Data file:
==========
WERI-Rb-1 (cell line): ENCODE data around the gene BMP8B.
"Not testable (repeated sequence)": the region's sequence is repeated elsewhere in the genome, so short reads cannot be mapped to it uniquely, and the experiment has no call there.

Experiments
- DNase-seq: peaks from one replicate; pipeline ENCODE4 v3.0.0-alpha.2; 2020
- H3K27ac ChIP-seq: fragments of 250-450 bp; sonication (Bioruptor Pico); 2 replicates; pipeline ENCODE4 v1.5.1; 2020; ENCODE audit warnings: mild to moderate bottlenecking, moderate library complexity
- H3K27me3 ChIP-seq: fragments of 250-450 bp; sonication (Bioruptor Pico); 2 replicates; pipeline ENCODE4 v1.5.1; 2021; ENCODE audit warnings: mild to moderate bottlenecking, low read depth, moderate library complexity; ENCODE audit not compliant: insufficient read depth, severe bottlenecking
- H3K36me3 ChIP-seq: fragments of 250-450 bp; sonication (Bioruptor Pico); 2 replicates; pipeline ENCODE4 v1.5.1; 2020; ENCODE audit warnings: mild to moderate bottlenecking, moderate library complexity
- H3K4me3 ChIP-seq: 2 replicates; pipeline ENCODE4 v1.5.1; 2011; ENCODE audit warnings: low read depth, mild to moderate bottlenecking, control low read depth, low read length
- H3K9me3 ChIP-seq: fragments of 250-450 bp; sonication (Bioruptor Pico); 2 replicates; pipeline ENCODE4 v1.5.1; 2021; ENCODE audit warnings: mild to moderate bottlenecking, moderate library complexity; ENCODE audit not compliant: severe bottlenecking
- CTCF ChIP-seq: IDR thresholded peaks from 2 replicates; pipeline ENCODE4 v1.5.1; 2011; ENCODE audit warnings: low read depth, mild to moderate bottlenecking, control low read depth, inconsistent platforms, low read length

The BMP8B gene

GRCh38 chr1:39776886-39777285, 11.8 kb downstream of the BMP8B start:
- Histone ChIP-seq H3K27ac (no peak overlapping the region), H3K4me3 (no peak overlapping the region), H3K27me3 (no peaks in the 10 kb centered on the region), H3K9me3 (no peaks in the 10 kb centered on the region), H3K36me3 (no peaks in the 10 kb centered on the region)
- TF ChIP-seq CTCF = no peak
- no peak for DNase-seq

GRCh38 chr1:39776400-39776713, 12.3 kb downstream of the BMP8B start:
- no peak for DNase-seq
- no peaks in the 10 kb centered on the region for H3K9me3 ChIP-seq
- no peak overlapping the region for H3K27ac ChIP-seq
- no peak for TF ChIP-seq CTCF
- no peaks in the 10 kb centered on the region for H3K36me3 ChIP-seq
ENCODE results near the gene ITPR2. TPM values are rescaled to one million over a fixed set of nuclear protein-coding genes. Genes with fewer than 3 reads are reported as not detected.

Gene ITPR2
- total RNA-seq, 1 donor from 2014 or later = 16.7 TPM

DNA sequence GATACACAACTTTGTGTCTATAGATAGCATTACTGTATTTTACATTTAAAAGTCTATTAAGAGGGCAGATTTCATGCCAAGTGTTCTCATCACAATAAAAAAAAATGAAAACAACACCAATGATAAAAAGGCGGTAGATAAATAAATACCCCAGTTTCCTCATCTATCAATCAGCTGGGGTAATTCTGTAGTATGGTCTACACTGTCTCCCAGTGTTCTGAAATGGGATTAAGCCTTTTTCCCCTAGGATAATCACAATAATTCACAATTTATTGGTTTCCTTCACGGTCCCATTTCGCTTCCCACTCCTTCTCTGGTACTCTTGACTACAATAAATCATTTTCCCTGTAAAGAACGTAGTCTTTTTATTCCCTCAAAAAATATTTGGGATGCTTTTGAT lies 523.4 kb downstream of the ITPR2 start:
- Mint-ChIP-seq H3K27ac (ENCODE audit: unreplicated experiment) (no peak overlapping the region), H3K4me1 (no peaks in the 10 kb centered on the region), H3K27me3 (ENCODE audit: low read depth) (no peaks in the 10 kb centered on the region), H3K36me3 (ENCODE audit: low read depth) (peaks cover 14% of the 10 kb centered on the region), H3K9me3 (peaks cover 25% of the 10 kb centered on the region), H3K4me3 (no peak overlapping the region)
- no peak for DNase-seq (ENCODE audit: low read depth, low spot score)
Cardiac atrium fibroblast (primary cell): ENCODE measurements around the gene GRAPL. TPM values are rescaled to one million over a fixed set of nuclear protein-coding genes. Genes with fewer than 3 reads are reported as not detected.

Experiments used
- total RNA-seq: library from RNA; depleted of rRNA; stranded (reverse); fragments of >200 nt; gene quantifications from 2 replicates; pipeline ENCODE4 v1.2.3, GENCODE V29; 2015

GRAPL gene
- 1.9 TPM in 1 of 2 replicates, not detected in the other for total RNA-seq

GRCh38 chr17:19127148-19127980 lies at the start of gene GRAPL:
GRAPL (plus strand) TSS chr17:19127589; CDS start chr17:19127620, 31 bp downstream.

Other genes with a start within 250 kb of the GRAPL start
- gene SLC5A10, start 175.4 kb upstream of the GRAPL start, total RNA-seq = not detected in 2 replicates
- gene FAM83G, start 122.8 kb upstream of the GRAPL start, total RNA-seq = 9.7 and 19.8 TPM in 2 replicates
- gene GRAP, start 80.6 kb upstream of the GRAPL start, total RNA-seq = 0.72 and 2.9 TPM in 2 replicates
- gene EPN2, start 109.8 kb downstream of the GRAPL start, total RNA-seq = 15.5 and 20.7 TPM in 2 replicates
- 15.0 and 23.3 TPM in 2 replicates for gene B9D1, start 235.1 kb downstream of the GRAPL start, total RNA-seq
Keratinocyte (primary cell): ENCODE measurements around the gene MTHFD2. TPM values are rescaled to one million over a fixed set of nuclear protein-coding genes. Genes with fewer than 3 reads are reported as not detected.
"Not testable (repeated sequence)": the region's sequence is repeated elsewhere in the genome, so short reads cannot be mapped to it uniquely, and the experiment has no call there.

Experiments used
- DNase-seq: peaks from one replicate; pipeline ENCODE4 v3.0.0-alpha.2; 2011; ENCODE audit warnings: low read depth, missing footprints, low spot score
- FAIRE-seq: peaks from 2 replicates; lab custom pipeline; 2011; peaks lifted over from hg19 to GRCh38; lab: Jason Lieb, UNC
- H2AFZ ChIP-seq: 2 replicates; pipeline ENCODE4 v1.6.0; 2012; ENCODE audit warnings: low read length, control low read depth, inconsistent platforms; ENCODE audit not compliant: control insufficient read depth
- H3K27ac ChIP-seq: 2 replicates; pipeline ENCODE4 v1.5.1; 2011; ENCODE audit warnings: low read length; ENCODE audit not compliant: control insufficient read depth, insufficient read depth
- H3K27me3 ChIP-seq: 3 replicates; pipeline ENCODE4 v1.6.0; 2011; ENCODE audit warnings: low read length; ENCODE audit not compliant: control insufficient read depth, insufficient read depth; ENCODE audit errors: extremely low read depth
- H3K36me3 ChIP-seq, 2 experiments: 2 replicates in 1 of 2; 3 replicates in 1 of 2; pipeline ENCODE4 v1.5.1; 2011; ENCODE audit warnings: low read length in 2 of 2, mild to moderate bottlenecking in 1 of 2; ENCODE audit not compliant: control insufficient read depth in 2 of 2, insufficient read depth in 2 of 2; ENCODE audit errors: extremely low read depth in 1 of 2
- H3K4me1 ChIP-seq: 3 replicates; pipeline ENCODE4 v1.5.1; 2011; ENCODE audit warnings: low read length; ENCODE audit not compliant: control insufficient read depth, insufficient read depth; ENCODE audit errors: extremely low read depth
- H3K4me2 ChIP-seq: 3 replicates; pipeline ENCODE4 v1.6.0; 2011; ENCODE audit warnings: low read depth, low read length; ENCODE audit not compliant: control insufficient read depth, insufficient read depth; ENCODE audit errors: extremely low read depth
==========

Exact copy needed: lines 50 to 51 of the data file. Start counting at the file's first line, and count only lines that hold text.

- H3K4me1 ChIP-seq: 3 replicates; pipeline ENCODE4 v1.5.1; 2011; ENCODE audit warnings: low read length; ENCODE audit not compliant: control insufficient read depth, insufficient read depth; ENCODE audit errors: extremely low read depth
- H3K4me2 ChIP-seq: 3 replicates; pipeline ENCODE4 v1.6.0; 2011; ENCODE audit warnings: low read depth, low read length; ENCODE audit not compliant: control insufficient read depth, insufficient read depth; ENCODE audit errors: extremely low read depth